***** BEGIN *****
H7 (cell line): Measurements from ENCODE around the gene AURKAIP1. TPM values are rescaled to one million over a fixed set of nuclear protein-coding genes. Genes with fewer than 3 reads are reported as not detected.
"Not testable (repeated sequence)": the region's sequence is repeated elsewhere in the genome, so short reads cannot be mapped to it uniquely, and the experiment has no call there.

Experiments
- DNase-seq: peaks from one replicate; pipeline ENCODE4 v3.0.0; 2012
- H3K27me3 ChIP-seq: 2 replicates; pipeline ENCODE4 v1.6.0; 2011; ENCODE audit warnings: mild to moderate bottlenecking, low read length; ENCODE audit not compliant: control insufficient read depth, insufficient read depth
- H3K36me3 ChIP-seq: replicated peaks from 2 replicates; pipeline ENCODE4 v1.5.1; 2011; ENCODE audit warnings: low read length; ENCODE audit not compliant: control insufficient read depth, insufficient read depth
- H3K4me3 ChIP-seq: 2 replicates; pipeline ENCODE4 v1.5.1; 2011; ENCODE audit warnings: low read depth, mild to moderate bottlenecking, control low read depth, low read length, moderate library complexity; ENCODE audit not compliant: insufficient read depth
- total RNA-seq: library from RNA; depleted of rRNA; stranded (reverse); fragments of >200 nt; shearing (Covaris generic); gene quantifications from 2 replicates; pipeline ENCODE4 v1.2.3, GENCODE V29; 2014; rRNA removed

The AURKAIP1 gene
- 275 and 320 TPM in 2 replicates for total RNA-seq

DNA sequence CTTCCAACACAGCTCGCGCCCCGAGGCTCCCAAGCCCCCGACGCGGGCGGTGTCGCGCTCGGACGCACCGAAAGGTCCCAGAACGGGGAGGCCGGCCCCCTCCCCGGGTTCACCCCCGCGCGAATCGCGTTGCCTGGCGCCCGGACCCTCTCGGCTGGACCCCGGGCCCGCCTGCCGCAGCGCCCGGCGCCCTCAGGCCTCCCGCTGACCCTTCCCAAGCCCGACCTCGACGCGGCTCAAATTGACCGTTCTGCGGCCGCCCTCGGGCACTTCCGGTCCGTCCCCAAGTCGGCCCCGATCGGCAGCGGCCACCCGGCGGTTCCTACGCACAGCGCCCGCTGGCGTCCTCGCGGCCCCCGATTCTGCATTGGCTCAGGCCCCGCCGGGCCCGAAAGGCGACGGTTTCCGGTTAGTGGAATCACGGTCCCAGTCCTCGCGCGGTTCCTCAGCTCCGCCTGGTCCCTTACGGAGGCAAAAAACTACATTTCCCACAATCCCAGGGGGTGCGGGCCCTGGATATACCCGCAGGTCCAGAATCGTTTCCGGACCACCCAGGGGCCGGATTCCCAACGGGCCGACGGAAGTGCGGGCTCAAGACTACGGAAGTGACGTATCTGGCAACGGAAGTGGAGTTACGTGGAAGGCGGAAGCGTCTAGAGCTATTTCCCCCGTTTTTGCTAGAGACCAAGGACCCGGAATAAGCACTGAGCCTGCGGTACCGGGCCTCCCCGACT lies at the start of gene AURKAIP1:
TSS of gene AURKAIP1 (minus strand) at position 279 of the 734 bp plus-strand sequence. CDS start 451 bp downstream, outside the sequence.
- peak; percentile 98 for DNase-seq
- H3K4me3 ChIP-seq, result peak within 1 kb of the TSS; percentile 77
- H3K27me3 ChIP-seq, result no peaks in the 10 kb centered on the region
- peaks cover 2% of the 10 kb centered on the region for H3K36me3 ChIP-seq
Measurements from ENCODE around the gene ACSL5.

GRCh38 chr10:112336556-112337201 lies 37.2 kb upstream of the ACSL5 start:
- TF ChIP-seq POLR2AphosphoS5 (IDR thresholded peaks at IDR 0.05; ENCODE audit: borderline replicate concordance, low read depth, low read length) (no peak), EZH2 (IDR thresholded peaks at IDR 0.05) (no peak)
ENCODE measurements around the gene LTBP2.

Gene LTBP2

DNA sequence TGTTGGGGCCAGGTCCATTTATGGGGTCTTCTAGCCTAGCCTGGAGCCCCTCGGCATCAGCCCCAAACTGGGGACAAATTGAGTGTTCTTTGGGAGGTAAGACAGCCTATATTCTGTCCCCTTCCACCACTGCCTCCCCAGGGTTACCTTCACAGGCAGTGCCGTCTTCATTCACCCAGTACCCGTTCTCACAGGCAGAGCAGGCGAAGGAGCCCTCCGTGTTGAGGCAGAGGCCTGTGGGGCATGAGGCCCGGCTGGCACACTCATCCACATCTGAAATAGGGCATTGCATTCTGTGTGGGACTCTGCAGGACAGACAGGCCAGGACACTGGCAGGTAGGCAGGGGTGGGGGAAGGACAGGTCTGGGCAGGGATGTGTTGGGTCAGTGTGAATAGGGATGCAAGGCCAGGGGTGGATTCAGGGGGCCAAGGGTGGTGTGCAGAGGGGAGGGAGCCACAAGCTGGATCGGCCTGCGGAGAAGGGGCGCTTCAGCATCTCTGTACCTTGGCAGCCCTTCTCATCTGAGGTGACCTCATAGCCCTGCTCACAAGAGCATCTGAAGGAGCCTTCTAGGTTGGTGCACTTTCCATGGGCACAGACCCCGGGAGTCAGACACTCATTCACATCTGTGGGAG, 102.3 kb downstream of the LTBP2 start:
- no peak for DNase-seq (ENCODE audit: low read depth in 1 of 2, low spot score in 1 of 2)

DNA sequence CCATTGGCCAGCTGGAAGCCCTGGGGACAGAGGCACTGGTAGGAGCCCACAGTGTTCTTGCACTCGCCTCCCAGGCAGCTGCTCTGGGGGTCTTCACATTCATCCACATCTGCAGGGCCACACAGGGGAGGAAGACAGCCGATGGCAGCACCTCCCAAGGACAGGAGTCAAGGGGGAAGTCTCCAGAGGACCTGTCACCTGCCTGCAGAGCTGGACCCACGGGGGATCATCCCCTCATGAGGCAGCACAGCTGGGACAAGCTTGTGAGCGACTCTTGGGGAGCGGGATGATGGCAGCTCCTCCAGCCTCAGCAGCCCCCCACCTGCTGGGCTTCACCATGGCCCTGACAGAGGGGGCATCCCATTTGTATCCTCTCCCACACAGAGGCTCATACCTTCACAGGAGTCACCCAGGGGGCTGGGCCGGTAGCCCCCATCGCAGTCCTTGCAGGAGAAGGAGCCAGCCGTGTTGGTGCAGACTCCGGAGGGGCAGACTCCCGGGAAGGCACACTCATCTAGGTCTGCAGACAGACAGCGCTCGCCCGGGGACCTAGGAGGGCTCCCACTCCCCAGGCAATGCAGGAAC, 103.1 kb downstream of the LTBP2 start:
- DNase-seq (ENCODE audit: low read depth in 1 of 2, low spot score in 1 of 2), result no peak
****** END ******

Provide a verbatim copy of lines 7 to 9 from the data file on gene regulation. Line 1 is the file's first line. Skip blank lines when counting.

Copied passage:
- H3K4me3 ChIP-seq: 2 replicates; pipeline ENCODE4 v1.5.1; 2011; ENCODE audit warnings: low read depth, mild to moderate bottlenecking, control low read depth, low read length, moderate library complexity; ENCODE audit not compliant: insufficient read depth
- total RNA-seq: library from RNA; depleted of rRNA; stranded (reverse); fragments of >200 nt; shearing (Covaris generic); gene quantifications from 2 replicates; pipeline ENCODE4 v1.2.3, GENCODE V29; 2014; rRNA removed

The AURKAIP1 gene